He was backed up by one of the series’ most experienced voices, too, with Andrea Dovizioso again siding with his compatriot about the need for a riders’ representative, a role that Dovizioso (who will retire at next weekend’s San Marino Grand Prix) has reiterated he’s not opposed to filling.

“In every situation there is a positive and a negative,” he explained. “We have to be realistic that in our sport, in MotoGP, they listen to us a lot compared to a lot of sports. We have to be realistic and we have to be happy about that.

“A lot of young riders don’t realise that, in my opinion. They are used to seeing it and don’t realise how it is in other sports.

“But is it possible to do something better? Sure, always. I think it’s very important to listen to riders. Not to listen to them and make [exactly] what they say, because they know some things but not everything. But you still have to listen to them, because you can have some important feedback to use for yourself and for everyone.

“That is important and I think they understand that.”

Andrea Dovizioso RNF Yamaha MotoGP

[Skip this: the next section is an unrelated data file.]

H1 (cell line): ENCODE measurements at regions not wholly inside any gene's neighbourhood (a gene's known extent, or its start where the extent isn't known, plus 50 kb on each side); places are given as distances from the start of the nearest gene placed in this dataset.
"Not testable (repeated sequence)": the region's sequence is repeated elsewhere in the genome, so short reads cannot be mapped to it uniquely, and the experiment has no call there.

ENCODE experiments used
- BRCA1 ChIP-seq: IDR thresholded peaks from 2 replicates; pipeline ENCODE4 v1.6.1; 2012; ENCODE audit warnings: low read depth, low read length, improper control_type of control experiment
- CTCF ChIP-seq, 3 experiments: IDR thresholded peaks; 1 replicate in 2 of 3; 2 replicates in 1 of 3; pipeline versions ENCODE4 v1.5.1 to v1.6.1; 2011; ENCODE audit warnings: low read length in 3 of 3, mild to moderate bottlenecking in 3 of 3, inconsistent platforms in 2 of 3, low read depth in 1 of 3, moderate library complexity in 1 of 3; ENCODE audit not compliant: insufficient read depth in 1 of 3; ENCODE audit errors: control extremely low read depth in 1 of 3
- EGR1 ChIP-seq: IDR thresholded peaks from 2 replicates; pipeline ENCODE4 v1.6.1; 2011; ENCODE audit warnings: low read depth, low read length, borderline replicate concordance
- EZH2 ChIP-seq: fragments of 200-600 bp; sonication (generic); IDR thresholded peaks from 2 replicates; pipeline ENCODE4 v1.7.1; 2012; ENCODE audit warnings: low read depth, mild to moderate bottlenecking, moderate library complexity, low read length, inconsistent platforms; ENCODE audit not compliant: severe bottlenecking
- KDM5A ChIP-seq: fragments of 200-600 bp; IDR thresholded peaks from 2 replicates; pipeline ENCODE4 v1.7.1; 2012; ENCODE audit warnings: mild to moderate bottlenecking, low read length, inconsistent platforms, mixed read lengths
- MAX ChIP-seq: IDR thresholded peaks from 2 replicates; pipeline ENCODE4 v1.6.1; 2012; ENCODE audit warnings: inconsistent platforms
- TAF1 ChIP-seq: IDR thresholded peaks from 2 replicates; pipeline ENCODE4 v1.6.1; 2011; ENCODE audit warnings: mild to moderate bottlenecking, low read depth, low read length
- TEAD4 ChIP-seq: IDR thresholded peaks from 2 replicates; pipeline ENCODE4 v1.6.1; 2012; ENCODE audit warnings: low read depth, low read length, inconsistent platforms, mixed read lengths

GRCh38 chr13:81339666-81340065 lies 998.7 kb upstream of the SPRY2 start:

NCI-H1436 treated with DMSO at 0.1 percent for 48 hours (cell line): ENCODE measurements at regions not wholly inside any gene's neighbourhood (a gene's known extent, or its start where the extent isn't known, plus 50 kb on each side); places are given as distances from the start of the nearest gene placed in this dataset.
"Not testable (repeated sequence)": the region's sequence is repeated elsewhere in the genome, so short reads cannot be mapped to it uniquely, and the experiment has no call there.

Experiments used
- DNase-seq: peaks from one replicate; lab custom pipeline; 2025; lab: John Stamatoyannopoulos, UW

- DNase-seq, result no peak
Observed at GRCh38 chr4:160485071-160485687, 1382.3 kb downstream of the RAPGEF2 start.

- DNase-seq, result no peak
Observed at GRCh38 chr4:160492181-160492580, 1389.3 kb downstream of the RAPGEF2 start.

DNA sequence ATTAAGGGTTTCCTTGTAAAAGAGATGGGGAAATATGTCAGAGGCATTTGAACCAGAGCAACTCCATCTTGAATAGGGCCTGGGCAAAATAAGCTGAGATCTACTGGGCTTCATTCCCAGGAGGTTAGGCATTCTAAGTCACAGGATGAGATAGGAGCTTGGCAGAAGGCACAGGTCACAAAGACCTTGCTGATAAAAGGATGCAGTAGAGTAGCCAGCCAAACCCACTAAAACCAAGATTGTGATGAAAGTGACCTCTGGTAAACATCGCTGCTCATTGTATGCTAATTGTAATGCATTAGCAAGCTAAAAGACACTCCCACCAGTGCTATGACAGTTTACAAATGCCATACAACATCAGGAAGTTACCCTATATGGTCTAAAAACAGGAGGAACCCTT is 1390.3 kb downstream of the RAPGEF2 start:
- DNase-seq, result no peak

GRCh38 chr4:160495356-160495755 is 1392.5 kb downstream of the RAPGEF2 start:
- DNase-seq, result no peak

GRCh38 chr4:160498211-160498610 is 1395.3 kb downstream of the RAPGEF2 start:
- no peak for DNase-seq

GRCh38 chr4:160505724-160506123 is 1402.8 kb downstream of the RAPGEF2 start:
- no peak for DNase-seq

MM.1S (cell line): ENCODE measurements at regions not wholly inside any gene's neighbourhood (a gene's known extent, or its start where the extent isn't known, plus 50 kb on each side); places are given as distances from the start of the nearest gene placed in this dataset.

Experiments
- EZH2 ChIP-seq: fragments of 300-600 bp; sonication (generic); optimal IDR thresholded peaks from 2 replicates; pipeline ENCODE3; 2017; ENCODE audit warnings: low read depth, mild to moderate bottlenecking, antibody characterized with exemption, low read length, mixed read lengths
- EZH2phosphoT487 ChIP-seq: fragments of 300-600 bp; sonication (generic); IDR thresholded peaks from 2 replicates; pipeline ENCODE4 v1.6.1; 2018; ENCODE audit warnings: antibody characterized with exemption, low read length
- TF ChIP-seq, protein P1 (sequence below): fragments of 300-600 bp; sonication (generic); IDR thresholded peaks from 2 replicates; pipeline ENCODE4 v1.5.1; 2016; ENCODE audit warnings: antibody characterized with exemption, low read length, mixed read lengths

That might not have been so clear from press conference, but a subsequent appearance on MotoGP’s official Last of the Brakes podcast from the series’ managing director Carlos Ezpeleta, son of Carmelo, did represent something of an olive branch in that direction.

While acknowledging that the proposal has been rubber-stamped in “record time” – which is what effectively led to the riders being blindsided, the junior Ezpeleta emphasised the importance of working with riders to refine it.

“I’m sure that, during the next weeks, once we explain everything that the new proposal brings and everything and entails, to increase the exposure of the sport, I think that they’ll all understand.

“But for us it’s really important that the riders are all in for the new format, because they’re the ones that are going to make it a success. We understand that for sure having a sprint race on Saturday afternoon is a bigger risk than it would be to have a free practice session as we do now. But… we understand the positives and the negatives and we think that overall it’s a big benefit for the sport.

“And we will work – for sure with the riders to have their input in terms of things that we could change, to compensate maybe, to make it less of a load physically during the whole weekend.”